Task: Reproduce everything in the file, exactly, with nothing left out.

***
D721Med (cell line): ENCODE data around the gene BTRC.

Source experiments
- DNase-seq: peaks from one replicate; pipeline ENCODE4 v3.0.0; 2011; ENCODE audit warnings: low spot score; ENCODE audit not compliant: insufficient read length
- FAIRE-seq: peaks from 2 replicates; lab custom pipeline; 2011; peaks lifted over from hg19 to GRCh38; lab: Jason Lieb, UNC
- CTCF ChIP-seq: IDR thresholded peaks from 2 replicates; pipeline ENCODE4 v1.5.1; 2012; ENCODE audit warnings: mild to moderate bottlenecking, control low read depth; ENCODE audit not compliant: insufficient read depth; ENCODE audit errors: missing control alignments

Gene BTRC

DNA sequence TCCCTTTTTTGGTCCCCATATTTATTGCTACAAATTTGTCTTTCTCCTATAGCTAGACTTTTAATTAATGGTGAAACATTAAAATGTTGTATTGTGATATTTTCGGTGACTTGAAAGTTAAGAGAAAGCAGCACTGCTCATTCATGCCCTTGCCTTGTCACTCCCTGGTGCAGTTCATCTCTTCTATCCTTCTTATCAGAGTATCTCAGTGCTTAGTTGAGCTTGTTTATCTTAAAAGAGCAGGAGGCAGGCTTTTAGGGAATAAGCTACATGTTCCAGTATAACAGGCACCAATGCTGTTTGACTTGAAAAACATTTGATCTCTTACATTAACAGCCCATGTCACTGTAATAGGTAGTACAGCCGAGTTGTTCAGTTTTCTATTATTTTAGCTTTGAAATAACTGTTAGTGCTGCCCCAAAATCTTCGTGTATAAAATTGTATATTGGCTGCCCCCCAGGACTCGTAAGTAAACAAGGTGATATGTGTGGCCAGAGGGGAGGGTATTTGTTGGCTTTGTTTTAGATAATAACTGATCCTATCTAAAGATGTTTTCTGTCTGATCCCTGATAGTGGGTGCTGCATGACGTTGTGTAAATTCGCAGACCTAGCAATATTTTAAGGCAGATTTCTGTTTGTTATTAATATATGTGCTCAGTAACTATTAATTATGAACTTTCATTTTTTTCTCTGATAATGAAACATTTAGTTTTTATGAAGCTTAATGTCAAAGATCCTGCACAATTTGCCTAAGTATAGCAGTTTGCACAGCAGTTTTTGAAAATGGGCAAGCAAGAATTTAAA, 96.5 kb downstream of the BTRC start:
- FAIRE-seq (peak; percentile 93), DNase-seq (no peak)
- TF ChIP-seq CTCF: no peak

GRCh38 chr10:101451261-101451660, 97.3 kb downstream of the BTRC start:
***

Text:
D721Med (cell line): ENCODE data around the gene BTRC.

Source experiments
- DNase-seq: peaks from one replicate; pipeline ENCODE4 v3.0.0; 2011; ENCODE audit warnings: low spot score; ENCODE audit not compliant: insufficient read length
- FAIRE-seq: peaks from 2 replicates; lab custom pipeline; 2011; peaks lifted over from hg19 to GRCh38; lab: Jason Lieb, UNC
- CTCF ChIP-seq: IDR thresholded peaks from 2 replicates; pipeline ENCODE4 v1.5.1; 2012; ENCODE audit warnings: mild to moderate bottlenecking, control low read depth; ENCODE audit not compliant: insufficient read depth; ENCODE audit errors: missing control alignments

Gene BTRC

DNA sequence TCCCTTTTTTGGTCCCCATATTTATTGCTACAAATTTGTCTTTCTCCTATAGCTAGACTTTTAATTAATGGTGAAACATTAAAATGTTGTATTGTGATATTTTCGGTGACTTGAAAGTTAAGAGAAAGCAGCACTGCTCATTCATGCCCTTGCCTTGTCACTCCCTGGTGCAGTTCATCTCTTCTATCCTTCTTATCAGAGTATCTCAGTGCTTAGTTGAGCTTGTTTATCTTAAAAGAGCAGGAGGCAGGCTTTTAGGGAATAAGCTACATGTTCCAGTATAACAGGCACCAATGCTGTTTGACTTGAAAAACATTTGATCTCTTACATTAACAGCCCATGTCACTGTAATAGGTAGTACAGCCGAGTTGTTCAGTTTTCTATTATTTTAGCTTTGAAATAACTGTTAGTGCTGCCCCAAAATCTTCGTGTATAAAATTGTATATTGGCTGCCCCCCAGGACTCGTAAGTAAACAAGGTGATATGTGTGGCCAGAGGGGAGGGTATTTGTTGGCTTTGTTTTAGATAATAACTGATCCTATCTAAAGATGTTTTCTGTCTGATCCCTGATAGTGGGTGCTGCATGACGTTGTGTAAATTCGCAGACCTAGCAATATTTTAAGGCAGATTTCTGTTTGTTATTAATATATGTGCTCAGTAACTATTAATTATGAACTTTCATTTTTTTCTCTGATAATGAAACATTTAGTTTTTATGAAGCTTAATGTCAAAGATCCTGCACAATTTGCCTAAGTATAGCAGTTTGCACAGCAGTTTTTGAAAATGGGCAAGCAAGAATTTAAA, 96.5 kb downstream of the BTRC start:
- FAIRE-seq (peak; percentile 93), DNase-seq (no peak)
- TF ChIP-seq CTCF: no peak

GRCh38 chr10:101451261-101451660, 97.3 kb downstream of the BTRC start: